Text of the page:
AMIDST the media frenzy that surrounds the budget each year, not many pay attention to the supplementary budgets. Did you know that the government spends billions of ringgit that is outside the main budget, which is only requested for in supplementary budgets many months later?
Consider this. The budget for 2011 was first tabled at RM211.3 billion, but the two supplementary budgets tabled later (for that particular year) came up to a whopping RM23.48 billion, forming more than 10% of the original total.
In fact, the government has tabled two supplementary budgets a year since 2009, totalling more than RM20 billion a year, where 75% of supplementary budgets were to pay emoluments, pensions and gratuities (The Edge, Oct 14, 2013). Emoluments basically equal salaries for the large and growing civil service.
The pattern has been consistent. The original budget is tabled in October, for the following fiscal year. Then, a supplementary budget is tabled within that fiscal year requesting for additional funds. This is repeated once more in the year after the fiscal year. How can the government exercise such blatant lack of control?
One major loophole lies within the law itself. Article 103 of the Federal Constitution states that Parliament may provide for a Contingencies Fund, and that if the finance minister (in this case, the prime minister himself) sees that there is an “urgent and unforeseen need for expenditure for which no other provision exists”, then he can draw from this fund in the form of a supplementary budget.
In fact, a supplementary budget can also be tabled “for the purpose of replacing the amount so advanced”, which means that the government can spend the money first and then only request for a replacement amount of funds thereafter – this is retrospective budgeting.
This is like asking your neighbours for 10 eggs, but taking 20 eggs without their knowledge, using them up to make omelettes, and one week later asking, “May I please borrow 20 eggs?”
The legislative and institutional framework governing our finances is obviously weak. A rule could be set that stops the government from requesting supplementary budgets beyond a certain limit. But even if this were to happen, how can a government so accustomed to spending extravagantly rein in its expenditure? Old habits die hard.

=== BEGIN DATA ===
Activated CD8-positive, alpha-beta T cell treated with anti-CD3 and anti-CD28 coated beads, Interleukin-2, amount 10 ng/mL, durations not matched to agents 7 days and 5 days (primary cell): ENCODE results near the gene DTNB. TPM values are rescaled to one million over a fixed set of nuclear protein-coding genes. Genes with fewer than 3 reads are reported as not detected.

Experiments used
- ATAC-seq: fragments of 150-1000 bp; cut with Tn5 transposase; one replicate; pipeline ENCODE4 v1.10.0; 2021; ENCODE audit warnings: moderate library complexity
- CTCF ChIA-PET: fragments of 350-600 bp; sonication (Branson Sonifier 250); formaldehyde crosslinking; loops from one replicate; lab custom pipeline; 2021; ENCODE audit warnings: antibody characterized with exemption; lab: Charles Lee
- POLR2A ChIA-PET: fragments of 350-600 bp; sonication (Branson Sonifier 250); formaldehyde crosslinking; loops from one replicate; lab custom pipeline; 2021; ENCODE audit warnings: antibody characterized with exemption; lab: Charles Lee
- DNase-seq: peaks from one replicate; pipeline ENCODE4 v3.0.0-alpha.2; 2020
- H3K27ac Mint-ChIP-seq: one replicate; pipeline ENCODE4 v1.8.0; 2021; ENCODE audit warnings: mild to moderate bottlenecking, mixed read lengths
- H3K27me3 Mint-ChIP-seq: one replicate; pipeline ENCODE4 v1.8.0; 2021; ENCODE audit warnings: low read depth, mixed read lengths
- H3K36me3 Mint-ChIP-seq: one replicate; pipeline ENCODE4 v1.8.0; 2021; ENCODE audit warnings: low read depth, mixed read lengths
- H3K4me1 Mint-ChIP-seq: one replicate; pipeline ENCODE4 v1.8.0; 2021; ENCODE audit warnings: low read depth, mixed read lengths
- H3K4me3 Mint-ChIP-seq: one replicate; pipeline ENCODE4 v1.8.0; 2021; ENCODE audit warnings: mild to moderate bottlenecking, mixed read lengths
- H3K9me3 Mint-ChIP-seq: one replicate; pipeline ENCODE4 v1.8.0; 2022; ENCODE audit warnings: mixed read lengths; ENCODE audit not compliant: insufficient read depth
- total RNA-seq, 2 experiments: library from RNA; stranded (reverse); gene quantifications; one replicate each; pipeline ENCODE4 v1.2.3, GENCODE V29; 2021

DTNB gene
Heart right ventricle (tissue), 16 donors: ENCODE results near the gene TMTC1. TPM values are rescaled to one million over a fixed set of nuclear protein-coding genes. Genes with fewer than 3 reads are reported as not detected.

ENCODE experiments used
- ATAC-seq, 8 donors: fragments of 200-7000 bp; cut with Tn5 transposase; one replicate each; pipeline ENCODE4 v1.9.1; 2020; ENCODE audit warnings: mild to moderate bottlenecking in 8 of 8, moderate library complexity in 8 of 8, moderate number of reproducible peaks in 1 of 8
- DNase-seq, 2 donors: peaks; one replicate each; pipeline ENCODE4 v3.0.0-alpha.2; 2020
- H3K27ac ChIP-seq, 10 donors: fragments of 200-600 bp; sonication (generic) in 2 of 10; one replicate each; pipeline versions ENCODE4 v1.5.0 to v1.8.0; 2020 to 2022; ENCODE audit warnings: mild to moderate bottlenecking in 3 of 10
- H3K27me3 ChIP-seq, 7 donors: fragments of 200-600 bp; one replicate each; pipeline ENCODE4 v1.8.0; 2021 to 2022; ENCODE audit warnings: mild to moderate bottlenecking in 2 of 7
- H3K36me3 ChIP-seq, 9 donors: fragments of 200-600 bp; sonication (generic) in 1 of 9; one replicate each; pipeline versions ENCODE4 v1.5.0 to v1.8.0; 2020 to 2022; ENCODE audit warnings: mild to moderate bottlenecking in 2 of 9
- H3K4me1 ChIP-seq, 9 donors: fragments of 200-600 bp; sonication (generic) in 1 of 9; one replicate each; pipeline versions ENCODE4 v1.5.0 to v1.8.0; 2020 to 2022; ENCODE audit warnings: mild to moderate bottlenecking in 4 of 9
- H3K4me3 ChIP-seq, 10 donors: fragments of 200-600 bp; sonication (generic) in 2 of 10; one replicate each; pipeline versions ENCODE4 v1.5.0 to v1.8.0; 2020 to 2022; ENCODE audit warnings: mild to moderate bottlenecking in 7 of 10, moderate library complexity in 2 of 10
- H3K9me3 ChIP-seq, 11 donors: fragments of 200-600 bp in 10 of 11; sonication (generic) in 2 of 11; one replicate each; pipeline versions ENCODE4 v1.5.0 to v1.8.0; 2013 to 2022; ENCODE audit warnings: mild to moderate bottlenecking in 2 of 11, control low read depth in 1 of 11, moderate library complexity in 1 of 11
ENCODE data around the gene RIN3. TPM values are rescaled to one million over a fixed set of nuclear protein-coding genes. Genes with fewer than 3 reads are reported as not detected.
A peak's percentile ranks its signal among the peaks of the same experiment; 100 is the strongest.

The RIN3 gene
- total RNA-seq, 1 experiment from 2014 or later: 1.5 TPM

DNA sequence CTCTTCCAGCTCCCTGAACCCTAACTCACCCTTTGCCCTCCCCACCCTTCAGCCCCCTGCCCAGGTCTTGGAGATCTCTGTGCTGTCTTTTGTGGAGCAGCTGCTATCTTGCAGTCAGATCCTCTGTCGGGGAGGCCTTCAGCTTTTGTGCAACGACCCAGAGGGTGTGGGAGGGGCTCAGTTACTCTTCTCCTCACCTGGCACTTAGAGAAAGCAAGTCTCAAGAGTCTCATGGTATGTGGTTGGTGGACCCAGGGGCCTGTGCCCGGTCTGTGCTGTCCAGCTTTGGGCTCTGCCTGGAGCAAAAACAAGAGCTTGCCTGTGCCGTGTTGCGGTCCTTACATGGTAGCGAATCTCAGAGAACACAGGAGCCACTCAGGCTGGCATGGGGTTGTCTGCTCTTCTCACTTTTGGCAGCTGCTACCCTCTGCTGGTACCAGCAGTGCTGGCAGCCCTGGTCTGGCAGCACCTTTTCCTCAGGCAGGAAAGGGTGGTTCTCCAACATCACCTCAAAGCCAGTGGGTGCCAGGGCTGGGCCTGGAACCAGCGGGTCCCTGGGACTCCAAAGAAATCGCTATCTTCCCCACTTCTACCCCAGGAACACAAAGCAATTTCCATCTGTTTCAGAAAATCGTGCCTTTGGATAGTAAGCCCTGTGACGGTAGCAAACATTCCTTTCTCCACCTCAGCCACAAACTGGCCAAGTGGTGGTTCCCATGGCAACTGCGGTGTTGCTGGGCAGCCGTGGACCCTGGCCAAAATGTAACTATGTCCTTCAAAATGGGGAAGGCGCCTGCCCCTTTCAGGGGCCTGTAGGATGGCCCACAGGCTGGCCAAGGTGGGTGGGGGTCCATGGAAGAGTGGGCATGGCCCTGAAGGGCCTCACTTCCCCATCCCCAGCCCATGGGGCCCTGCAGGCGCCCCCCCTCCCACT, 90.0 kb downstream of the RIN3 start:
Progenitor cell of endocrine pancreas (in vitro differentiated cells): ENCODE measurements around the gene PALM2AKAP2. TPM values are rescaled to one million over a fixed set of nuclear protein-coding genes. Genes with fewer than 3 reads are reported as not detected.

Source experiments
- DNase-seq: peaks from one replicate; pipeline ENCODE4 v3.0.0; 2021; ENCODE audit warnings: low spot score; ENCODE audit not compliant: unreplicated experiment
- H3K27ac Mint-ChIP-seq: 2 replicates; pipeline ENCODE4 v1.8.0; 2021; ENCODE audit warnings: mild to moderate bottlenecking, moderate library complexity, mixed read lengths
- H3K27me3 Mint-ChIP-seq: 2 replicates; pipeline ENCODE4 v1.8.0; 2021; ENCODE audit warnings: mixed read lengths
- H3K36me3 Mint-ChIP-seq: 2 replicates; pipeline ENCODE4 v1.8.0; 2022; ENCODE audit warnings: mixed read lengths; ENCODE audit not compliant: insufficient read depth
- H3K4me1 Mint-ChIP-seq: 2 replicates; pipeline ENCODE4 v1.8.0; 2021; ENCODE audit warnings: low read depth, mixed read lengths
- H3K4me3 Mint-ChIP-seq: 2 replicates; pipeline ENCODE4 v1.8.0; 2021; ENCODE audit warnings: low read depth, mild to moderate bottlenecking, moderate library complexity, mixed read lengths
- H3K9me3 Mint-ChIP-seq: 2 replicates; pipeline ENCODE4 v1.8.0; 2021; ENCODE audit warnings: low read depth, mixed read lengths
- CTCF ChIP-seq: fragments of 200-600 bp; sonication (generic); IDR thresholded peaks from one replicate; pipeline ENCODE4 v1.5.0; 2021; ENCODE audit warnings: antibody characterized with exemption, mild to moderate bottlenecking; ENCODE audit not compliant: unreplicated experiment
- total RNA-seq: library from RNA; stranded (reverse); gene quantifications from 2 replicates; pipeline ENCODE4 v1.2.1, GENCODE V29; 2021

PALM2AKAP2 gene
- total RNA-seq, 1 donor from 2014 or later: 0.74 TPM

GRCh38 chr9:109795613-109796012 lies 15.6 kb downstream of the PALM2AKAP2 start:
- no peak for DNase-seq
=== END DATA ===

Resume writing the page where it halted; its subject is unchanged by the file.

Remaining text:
“Enhancing Fiscal Governance” is the second strategy in Budget 2015, where the prime minister repeatedly stressed the need for fiscal discipline. The government plans to reduce the country’s budget deficit by collecting a Goods and Services Tax (GST) and increasing the price of petrol. These are certainly necessary to widen the government’s tax base, which is currently limited.
But imbalanced corrections of market distortions are not appreciated. It cannot on the one hand correct market imbalances by removing subsidies, whilst on the other hand spends beyond its means.
One would have expected the prime minister to remind his ministries to plan and monitor their respective budgets properly, under the section of “Exercising fiscal discipline”. That is what a budget is for: to define the limits of spending and then sticking to it.
To date, Budget 2014 (original amount of RM264.2 billion) has been supplemented by an additional RM4.1 billion tabled in June this year. This is much lower than usual, which is a good sign – but the year is not over yet. If the track record is anything to go by, there will be another supplementary budget tabled to make up for what has already been spent this fiscal year.
As for the year ahead, one could perhaps applaud the government for increasing the proportion of its development expenditure (by one percentage point) vis-à-vis operating expenditure. But then again, one really cannot tell for sure, since there is sure to be another supplementary budget for 2015 being tabled next year. Analysts would therefore be wise to wait for the real, complete budget before drawing any conclusions.
Contingencies are there for a reason – if it is urgent to spend on a nationwide natural disaster, for example. But when such funds are drawn consistently over a consecutive number of years, this reflects on poor planning. This practice of requesting for exorbitant supplementary budgets is unhealthy and needs to end. Exercising fiscal discipline ultimately means spending within one’s budget.
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Tricia Yeoh is the chief operating officer of IDEAS
Image credit: BNN News